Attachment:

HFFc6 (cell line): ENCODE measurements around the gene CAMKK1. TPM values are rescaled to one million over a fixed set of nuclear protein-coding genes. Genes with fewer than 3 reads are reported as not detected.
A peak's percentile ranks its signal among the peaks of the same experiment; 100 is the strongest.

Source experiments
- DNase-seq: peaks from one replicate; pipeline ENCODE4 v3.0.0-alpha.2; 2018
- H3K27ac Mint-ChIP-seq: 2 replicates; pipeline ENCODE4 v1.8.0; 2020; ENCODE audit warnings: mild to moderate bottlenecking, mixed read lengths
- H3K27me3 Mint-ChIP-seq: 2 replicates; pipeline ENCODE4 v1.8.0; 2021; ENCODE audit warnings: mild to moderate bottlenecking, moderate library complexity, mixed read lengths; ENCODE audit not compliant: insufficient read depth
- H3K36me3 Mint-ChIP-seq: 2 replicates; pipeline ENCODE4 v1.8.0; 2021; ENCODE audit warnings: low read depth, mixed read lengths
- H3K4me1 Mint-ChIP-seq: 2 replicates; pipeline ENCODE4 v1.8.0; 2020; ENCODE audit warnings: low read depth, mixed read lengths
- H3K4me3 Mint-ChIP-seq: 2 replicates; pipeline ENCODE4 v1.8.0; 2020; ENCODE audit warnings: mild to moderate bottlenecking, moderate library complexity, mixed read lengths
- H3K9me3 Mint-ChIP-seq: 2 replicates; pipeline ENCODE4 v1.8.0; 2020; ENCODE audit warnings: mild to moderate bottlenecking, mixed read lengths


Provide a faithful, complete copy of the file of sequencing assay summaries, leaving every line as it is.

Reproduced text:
HFFc6 (cell line): ENCODE measurements around the gene CAMKK1. TPM values are rescaled to one million over a fixed set of nuclear protein-coding genes. Genes with fewer than 3 reads are reported as not detected.
A peak's percentile ranks its signal among the peaks of the same experiment; 100 is the strongest.

Source experiments
- DNase-seq: peaks from one replicate; pipeline ENCODE4 v3.0.0-alpha.2; 2018
- H3K27ac Mint-ChIP-seq: 2 replicates; pipeline ENCODE4 v1.8.0; 2020; ENCODE audit warnings: mild to moderate bottlenecking, mixed read lengths
- H3K27me3 Mint-ChIP-seq: 2 replicates; pipeline ENCODE4 v1.8.0; 2021; ENCODE audit warnings: mild to moderate bottlenecking, moderate library complexity, mixed read lengths; ENCODE audit not compliant: insufficient read depth
- H3K36me3 Mint-ChIP-seq: 2 replicates; pipeline ENCODE4 v1.8.0; 2021; ENCODE audit warnings: low read depth, mixed read lengths
- H3K4me1 Mint-ChIP-seq: 2 replicates; pipeline ENCODE4 v1.8.0; 2020; ENCODE audit warnings: low read depth, mixed read lengths
- H3K4me3 Mint-ChIP-seq: 2 replicates; pipeline ENCODE4 v1.8.0; 2020; ENCODE audit warnings: mild to moderate bottlenecking, moderate library complexity, mixed read lengths
- H3K9me3 Mint-ChIP-seq: 2 replicates; pipeline ENCODE4 v1.8.0; 2020; ENCODE audit warnings: mild to moderate bottlenecking, mixed read lengths